If you go into a grocery store and see cardboard boxes cut into 'sheets' and lying on top of frozen food items in freezer cases, or plastic taped across the front, it's due to our heat. Saw that last night in one store.

This picture is from an area grocery store that saw one of their standup freezer cases (non-door kind) that temporarily failed due to compressor issues.

Sources, including Winco and Albertsons, say the extreme 112-113 even 117-degree heat is playing havoc with the rooftop refrigeration systems, and compressors.

Most of the stores in our area are designed to withstand constant operation up to or even above 105-106 degrees, even if the heat reaches those levels for multiple days.

We've had heatwaves before where it crested 100-101 for 7 days straight. But when it reaches 110 or higher, especially the temps we've seen, these systems are just not able to handle the constant record blast.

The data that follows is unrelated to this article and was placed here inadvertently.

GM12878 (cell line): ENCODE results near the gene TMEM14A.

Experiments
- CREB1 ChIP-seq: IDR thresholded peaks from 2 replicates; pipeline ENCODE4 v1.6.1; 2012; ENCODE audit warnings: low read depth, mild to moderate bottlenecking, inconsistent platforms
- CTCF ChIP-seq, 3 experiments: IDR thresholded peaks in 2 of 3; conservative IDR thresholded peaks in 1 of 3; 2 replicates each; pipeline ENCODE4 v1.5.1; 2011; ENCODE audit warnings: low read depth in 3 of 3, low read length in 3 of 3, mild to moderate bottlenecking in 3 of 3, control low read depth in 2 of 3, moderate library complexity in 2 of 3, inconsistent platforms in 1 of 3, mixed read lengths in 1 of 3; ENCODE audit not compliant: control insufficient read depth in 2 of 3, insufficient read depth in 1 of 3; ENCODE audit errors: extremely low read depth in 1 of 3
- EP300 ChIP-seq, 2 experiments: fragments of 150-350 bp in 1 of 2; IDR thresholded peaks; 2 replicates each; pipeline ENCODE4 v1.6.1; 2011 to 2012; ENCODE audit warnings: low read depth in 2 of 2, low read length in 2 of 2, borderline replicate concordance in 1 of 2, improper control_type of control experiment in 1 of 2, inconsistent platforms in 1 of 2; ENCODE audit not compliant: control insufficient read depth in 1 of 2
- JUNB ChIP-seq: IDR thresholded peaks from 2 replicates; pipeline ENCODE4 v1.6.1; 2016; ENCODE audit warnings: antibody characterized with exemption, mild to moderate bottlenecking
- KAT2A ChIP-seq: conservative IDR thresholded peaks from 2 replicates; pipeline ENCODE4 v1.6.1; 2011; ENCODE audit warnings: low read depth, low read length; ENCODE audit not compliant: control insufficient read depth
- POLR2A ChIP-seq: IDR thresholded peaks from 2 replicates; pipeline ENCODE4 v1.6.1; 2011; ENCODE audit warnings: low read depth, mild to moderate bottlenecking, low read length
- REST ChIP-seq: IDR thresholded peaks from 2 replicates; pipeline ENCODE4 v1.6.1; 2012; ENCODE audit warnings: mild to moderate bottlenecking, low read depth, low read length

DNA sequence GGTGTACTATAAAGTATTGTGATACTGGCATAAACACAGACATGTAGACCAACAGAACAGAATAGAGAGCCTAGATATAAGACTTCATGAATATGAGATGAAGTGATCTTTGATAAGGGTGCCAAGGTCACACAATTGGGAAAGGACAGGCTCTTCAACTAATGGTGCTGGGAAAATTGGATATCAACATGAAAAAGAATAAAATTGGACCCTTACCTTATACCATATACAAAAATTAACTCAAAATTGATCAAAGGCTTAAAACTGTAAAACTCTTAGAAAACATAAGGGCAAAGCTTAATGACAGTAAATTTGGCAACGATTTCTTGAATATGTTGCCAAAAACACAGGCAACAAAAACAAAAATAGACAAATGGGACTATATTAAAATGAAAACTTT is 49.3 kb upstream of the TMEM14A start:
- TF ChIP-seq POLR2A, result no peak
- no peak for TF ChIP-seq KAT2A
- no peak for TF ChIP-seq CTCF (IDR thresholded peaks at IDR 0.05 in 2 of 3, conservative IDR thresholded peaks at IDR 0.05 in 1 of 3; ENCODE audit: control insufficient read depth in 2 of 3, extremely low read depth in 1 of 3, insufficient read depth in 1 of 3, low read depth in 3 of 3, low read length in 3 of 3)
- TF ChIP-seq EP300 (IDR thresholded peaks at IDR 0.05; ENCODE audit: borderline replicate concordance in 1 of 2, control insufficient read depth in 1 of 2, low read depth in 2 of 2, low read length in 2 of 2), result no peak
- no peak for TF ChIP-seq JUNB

One source told us most of these systems have water or sprinkler or built-in cooling protection to help on hot days, but they even put extra sprinklers on the roof to cool down the massive systems. That explains why you may be seeing buildings with water running off through the rain gutters. It's because they're trying to cool them down.

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Several stores have moved a lot of 'critical' frozen foods into large walk-in or freezer units in the back storage areas and will bring if out when needed.

Cases like these are being strained to the limit.

Getty Images

Other stores are moving frozen items to the back, then rotating them back out at nighttime hours when things cool down a bit.

One source told us places in Arizona, Texas even CA are used to this kind of heat, and their stores are built with the idea it's going to his "120 degrees" every day.

Here in the Columbia Basin, they're built to withstand our heat, but these record upper teen temps are proving to be a problem even for them.

Fortunately, we're going to drop down to the low 100's by the weekend.

 

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